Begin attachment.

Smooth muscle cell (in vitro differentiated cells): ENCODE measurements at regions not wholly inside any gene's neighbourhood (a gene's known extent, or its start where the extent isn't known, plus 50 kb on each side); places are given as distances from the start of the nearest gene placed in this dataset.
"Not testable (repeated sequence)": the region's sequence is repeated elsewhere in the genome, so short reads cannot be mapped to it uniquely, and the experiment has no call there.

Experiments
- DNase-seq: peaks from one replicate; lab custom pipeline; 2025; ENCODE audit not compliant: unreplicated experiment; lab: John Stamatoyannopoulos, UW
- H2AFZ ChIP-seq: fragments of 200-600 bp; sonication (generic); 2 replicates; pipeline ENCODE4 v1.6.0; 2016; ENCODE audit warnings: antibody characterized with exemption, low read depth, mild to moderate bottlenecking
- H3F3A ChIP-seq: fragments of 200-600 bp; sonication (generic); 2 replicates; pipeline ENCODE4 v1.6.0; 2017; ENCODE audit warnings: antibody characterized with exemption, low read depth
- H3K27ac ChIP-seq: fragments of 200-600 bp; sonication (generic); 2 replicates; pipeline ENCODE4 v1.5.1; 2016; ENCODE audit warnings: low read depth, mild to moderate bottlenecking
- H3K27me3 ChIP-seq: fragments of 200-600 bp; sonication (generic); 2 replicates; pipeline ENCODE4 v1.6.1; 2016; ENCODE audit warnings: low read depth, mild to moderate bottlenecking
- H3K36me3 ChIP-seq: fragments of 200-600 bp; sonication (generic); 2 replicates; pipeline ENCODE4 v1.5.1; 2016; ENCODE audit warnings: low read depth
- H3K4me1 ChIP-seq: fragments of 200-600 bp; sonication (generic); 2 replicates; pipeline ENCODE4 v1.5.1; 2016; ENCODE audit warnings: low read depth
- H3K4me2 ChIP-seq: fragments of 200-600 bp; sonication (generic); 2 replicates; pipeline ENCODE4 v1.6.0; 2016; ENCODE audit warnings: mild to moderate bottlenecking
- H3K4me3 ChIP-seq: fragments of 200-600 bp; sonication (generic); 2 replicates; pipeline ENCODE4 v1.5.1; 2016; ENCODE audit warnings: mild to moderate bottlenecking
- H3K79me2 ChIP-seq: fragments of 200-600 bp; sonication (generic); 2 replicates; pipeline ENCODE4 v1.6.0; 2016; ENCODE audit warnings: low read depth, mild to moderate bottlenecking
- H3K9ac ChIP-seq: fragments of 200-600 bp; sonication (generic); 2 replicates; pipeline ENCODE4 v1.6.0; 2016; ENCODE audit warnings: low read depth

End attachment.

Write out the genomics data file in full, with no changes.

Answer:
Smooth muscle cell (in vitro differentiated cells): ENCODE measurements at regions not wholly inside any gene's neighbourhood (a gene's known extent, or its start where the extent isn't known, plus 50 kb on each side); places are given as distances from the start of the nearest gene placed in this dataset.
"Not testable (repeated sequence)": the region's sequence is repeated elsewhere in the genome, so short reads cannot be mapped to it uniquely, and the experiment has no call there.

Experiments
- DNase-seq: peaks from one replicate; lab custom pipeline; 2025; ENCODE audit not compliant: unreplicated experiment; lab: John Stamatoyannopoulos, UW
- H2AFZ ChIP-seq: fragments of 200-600 bp; sonication (generic); 2 replicates; pipeline ENCODE4 v1.6.0; 2016; ENCODE audit warnings: antibody characterized with exemption, low read depth, mild to moderate bottlenecking
- H3F3A ChIP-seq: fragments of 200-600 bp; sonication (generic); 2 replicates; pipeline ENCODE4 v1.6.0; 2017; ENCODE audit warnings: antibody characterized with exemption, low read depth
- H3K27ac ChIP-seq: fragments of 200-600 bp; sonication (generic); 2 replicates; pipeline ENCODE4 v1.5.1; 2016; ENCODE audit warnings: low read depth, mild to moderate bottlenecking
- H3K27me3 ChIP-seq: fragments of 200-600 bp; sonication (generic); 2 replicates; pipeline ENCODE4 v1.6.1; 2016; ENCODE audit warnings: low read depth, mild to moderate bottlenecking
- H3K36me3 ChIP-seq: fragments of 200-600 bp; sonication (generic); 2 replicates; pipeline ENCODE4 v1.5.1; 2016; ENCODE audit warnings: low read depth
- H3K4me1 ChIP-seq: fragments of 200-600 bp; sonication (generic); 2 replicates; pipeline ENCODE4 v1.5.1; 2016; ENCODE audit warnings: low read depth
- H3K4me2 ChIP-seq: fragments of 200-600 bp; sonication (generic); 2 replicates; pipeline ENCODE4 v1.6.0; 2016; ENCODE audit warnings: mild to moderate bottlenecking
- H3K4me3 ChIP-seq: fragments of 200-600 bp; sonication (generic); 2 replicates; pipeline ENCODE4 v1.5.1; 2016; ENCODE audit warnings: mild to moderate bottlenecking
- H3K79me2 ChIP-seq: fragments of 200-600 bp; sonication (generic); 2 replicates; pipeline ENCODE4 v1.6.0; 2016; ENCODE audit warnings: low read depth, mild to moderate bottlenecking
- H3K9ac ChIP-seq: fragments of 200-600 bp; sonication (generic); 2 replicates; pipeline ENCODE4 v1.6.0; 2016; ENCODE audit warnings: low read depth